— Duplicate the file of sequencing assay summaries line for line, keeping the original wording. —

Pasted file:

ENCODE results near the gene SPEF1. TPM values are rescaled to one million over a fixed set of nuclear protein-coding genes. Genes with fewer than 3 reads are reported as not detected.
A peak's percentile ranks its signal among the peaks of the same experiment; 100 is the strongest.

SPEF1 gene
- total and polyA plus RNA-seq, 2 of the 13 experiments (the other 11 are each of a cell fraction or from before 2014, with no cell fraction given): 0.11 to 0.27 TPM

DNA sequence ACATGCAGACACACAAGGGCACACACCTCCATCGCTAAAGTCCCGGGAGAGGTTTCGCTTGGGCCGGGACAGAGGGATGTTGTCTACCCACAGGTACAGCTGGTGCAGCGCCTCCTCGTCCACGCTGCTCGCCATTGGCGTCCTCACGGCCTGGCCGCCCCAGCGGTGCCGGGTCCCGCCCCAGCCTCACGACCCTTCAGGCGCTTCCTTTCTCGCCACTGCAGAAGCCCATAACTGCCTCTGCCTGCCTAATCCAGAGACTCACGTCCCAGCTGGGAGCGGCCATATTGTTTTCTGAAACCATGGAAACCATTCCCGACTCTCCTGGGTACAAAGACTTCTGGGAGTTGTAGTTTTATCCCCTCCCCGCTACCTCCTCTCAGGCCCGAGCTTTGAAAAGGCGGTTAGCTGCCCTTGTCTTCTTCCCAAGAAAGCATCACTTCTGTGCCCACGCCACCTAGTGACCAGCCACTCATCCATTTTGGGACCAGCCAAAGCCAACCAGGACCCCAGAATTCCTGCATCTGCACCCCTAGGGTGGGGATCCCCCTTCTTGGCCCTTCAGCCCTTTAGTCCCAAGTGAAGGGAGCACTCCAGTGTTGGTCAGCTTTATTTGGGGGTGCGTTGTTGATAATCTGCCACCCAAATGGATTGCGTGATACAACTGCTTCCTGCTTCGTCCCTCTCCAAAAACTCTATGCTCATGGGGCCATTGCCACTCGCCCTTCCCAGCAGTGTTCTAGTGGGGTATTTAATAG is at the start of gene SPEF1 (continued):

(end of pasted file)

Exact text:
ENCODE results near the gene SPEF1. TPM values are rescaled to one million over a fixed set of nuclear protein-coding genes. Genes with fewer than 3 reads are reported as not detected.
A peak's percentile ranks its signal among the peaks of the same experiment; 100 is the strongest.

SPEF1 gene
- total and polyA plus RNA-seq, 2 of the 13 experiments (the other 11 are each of a cell fraction or from before 2014, with no cell fraction given): 0.11 to 0.27 TPM

DNA sequence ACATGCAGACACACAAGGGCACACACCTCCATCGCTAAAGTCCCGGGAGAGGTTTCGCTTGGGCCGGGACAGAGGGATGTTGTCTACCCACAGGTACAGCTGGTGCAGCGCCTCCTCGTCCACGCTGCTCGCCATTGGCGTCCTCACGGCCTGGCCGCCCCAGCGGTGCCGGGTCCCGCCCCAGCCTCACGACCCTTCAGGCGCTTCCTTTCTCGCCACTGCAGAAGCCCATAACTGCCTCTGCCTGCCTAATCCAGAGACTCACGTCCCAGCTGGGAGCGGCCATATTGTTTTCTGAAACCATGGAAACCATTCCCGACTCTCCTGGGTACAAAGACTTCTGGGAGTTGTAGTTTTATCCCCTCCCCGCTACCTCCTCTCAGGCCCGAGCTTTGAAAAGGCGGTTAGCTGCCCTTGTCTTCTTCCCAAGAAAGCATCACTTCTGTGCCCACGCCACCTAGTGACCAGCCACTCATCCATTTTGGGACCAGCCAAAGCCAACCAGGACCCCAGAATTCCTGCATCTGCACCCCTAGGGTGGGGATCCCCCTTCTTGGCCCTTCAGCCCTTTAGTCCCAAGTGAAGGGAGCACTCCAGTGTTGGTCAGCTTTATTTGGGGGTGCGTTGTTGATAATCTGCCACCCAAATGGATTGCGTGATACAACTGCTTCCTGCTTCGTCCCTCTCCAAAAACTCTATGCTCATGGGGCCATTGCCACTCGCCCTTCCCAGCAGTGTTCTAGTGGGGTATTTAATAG is at the start of gene SPEF1 (continued):